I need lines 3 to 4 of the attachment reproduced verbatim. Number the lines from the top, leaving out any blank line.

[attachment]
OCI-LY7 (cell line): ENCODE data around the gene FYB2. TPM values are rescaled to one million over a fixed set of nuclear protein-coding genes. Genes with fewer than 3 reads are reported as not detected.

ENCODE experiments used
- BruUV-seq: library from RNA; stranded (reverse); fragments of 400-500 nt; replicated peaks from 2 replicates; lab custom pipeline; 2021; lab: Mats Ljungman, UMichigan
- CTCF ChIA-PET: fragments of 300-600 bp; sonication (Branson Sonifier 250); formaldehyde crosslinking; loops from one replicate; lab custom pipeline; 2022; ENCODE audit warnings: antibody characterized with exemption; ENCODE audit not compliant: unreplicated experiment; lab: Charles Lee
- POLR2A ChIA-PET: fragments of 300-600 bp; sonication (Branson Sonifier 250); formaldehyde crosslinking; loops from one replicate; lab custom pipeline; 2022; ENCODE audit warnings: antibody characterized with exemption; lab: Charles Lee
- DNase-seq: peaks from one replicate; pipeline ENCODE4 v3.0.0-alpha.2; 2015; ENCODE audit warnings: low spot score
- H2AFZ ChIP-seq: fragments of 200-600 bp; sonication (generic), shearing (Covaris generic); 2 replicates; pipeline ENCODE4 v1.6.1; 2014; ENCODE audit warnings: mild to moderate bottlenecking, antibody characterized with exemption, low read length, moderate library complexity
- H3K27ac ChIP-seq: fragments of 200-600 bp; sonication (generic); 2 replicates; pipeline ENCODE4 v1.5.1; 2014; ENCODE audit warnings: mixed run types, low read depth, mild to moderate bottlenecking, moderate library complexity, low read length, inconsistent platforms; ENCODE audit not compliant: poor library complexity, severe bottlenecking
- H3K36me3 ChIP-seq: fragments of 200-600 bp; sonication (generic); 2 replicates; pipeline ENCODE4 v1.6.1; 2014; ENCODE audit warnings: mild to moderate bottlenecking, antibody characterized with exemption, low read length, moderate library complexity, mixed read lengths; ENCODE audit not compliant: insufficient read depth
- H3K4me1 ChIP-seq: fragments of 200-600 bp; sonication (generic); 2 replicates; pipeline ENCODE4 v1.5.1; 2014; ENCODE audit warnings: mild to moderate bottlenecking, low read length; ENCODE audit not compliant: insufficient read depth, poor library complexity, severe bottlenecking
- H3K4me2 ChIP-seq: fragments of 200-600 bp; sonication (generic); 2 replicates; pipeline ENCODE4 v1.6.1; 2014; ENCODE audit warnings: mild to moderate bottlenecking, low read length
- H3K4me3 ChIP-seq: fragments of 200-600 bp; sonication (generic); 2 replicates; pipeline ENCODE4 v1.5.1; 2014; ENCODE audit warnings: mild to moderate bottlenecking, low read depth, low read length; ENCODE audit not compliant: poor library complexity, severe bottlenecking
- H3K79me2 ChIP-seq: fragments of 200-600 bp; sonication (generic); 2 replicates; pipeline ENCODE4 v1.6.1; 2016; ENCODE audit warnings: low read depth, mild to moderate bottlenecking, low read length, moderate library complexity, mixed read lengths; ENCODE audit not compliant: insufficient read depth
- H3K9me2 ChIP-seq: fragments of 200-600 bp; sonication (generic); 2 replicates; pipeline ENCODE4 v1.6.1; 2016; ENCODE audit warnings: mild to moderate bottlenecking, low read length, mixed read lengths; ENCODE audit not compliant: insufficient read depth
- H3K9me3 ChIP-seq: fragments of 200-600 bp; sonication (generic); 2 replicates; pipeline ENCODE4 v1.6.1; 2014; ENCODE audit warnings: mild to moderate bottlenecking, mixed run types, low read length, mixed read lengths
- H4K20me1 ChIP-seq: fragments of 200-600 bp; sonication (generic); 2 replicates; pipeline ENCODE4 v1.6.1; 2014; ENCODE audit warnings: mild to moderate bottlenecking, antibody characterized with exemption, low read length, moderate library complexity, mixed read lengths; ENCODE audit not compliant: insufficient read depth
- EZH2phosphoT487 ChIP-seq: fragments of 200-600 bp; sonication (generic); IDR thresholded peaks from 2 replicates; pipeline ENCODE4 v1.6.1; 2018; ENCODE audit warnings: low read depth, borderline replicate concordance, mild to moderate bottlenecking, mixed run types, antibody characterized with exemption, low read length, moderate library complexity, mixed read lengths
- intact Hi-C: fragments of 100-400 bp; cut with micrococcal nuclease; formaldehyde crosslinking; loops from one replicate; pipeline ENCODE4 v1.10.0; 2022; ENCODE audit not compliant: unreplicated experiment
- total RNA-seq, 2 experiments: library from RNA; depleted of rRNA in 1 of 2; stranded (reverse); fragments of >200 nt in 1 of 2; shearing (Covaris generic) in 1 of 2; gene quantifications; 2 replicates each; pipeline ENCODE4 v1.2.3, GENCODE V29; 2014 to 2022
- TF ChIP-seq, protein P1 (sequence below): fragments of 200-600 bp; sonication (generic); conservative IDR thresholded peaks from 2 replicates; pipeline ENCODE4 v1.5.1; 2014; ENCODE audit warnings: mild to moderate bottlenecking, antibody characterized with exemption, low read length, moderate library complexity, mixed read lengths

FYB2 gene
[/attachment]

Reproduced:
- BruUV-seq: library from RNA; stranded (reverse); fragments of 400-500 nt; replicated peaks from 2 replicates; lab custom pipeline; 2021; lab: Mats Ljungman, UMichigan
- CTCF ChIA-PET: fragments of 300-600 bp; sonication (Branson Sonifier 250); formaldehyde crosslinking; loops from one replicate; lab custom pipeline; 2022; ENCODE audit warnings: antibody characterized with exemption; ENCODE audit not compliant: unreplicated experiment; lab: Charles Lee